This is, “Untitled (Last Light), 1993” by Felix Gonzalez-Torres.
From the plaque:
Throughout his career, Felix Gonzalez-Torres made more than 20 light string works. Apart from the number of bulbs in each piece, and their vaguely referential, parenthetical titles, the only variations from work to work result from installation, the specifics of which the artist insisted on leaving to the discretion of the respective owners. Over the course of any given installation, some of the bulbs burn out; thus the ephemeral nature of the materials imbues the work with a certain sense of melancholy.
This is why I don’t like much “modern ‘art'”. It is entirely in the mind of the viewer, and requires zero skill (or, in some cases, a serious – sometimes intentional – lack of skill) on the part of the “artist.” There is far more art in the plaque describing this piece than there is in the piece itself.
I met too many of this kind of “artist” in college to take any of them seriously. (I realize I’m closing myself off to some potentially worthwhile work this way, but when the alternative is to play the fool, attempting to sense the meaning in a strand of lights lying where they fell, I’m OK with the choice.) What separates this particular piece of “art” from the Christmas lights in your basement? (Yeah, yeah, I know … “you didn’t see fit to mention the lights in your basement, but this work is provoking existential thoughts on the nature of art and artistry itself. It’s forcing you to question your pre-conceived notions of what ‘art’ really is, and expanding your horizons.” Of course.)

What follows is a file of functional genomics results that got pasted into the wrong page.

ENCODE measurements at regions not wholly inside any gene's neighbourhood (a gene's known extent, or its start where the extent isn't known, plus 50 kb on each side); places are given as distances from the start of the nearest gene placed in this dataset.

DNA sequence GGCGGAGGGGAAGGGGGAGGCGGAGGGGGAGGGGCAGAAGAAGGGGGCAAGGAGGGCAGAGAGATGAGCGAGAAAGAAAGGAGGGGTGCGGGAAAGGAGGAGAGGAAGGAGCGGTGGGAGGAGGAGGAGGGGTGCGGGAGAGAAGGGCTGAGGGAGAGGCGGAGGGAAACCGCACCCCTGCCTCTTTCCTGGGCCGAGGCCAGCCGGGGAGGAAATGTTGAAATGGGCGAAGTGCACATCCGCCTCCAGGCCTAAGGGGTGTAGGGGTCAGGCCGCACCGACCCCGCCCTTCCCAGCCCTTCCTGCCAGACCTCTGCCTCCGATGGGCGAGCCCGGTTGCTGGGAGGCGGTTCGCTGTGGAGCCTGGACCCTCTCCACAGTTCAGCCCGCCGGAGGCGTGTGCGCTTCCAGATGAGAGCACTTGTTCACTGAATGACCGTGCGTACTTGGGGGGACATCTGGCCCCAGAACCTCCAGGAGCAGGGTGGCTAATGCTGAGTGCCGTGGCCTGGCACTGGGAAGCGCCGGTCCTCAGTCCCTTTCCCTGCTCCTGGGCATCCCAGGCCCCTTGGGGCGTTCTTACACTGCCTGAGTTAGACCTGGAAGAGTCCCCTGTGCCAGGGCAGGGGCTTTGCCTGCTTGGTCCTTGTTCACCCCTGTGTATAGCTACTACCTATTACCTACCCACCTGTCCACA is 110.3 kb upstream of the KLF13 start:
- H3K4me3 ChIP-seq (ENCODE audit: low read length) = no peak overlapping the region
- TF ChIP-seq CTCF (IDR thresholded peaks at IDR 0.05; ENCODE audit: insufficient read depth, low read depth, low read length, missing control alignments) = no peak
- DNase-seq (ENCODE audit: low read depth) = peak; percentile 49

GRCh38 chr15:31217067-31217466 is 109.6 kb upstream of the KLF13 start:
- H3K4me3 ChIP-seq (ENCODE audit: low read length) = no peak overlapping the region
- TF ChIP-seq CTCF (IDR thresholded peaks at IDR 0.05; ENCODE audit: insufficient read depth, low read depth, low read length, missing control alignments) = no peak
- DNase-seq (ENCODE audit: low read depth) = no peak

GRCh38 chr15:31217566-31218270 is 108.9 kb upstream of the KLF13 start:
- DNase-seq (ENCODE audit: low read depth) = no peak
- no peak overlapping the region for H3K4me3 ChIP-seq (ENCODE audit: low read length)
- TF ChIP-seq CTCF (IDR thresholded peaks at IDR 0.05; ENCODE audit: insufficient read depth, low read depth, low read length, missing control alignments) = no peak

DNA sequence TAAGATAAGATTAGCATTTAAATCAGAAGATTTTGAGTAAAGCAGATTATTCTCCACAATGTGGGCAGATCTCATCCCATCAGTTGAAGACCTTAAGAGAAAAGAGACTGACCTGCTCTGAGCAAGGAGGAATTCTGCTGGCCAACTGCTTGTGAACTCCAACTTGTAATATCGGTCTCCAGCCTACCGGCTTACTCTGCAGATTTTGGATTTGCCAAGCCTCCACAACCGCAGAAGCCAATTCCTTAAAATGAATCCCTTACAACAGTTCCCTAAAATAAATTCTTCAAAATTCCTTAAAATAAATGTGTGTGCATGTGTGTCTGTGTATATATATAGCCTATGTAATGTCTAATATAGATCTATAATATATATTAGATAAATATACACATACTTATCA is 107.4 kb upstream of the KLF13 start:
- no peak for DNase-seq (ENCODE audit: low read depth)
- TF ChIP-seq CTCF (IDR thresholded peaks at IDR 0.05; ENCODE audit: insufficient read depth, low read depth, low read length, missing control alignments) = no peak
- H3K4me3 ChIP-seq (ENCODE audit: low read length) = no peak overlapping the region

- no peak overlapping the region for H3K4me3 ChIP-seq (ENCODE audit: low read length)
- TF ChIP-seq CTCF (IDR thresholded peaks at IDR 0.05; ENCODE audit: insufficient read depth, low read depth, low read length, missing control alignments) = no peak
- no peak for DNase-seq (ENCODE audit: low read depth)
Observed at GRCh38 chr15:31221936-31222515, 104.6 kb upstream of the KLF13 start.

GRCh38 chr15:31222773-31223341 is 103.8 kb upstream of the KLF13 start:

It turns out that Mr. Gonzalez-Torres is also behind the pile of candy in the corner that I mentioned on the previous post. The candy pile is on the other side of the wall from these lights. Scroll to the right here for a photo of that.
(Did my use of the phrase behind the pile of candy in the corner make you think – just for a moment – that the artist himself was hiding in the pile? He isn’t. It’s just candy. Are you re-evaluating your prejudiced and jaded notions of the written word? …of the very act of communication?)